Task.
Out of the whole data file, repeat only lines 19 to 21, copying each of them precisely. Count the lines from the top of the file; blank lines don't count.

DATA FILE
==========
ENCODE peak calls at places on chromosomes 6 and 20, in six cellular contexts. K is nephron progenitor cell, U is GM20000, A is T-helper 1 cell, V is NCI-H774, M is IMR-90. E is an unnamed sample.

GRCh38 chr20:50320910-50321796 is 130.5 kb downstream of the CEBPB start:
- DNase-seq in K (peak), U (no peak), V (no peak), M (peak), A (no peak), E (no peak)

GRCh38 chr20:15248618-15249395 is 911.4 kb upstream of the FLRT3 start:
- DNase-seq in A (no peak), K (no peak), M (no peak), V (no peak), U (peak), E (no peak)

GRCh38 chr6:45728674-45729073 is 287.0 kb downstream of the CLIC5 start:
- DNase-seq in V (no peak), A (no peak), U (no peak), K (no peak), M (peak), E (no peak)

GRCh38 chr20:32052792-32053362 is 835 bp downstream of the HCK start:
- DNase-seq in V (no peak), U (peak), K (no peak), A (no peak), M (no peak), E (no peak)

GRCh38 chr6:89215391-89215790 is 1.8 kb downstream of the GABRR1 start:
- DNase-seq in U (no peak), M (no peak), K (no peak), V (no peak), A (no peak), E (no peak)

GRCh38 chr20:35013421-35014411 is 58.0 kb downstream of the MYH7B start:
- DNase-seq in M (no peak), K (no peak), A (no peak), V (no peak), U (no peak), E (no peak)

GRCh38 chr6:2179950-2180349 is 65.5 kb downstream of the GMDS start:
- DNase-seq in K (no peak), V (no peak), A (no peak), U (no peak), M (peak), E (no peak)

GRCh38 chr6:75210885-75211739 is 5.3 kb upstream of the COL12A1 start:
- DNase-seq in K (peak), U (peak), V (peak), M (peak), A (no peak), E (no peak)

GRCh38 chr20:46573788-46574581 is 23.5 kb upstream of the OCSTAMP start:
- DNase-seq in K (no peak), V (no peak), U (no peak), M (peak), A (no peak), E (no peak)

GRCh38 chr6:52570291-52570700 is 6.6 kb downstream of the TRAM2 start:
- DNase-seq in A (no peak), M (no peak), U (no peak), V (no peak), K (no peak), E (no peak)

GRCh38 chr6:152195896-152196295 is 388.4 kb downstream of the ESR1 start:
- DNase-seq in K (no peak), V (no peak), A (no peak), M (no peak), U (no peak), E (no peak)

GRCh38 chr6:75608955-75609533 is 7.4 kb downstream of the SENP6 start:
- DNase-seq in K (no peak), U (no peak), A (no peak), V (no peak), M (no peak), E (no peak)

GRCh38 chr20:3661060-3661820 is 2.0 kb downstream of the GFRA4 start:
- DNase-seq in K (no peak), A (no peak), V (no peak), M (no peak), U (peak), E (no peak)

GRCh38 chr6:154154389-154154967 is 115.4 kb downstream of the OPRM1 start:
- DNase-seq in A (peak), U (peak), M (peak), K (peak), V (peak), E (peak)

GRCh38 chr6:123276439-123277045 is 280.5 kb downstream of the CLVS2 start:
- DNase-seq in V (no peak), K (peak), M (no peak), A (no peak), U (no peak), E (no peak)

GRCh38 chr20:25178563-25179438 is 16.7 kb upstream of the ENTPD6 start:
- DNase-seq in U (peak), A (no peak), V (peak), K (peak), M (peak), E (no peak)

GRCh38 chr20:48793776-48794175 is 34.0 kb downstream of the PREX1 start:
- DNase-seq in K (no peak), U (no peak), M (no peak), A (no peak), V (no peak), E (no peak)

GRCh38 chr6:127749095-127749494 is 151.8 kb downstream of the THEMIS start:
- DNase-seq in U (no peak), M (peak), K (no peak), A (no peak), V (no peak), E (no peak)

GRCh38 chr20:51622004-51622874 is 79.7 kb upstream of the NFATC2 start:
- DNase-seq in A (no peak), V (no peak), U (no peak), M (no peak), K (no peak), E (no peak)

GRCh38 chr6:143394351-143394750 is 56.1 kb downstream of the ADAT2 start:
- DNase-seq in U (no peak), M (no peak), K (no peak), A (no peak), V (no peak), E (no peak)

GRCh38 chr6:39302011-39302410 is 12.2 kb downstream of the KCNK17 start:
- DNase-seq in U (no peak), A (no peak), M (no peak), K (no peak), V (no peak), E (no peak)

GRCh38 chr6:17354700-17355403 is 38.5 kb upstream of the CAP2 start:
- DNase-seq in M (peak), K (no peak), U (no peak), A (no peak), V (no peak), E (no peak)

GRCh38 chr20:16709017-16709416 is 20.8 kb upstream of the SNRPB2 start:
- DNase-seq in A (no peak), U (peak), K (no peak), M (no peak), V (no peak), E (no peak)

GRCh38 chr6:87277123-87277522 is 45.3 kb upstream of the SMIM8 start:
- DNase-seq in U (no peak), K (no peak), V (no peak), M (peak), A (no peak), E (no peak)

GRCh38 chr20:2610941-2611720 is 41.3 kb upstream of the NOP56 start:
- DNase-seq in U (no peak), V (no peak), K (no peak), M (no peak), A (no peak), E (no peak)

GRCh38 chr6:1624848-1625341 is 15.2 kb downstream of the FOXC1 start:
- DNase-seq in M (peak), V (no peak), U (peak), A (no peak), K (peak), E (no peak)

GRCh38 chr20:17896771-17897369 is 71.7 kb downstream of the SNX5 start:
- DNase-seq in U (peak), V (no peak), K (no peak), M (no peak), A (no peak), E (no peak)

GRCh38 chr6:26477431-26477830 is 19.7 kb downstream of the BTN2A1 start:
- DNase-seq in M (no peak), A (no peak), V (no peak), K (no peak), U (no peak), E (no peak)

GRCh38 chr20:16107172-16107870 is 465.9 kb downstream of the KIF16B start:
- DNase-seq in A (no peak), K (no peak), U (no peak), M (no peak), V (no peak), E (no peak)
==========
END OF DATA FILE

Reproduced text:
- DNase-seq in K (no peak), V (no peak), U (no peak), M (peak), A (no peak), E (no peak)

GRCh38 chr6:52570291-52570700 is 6.6 kb downstream of the TRAM2 start:
- DNase-seq in A (no peak), M (no peak), U (no peak), V (no peak), K (no peak), E (no peak)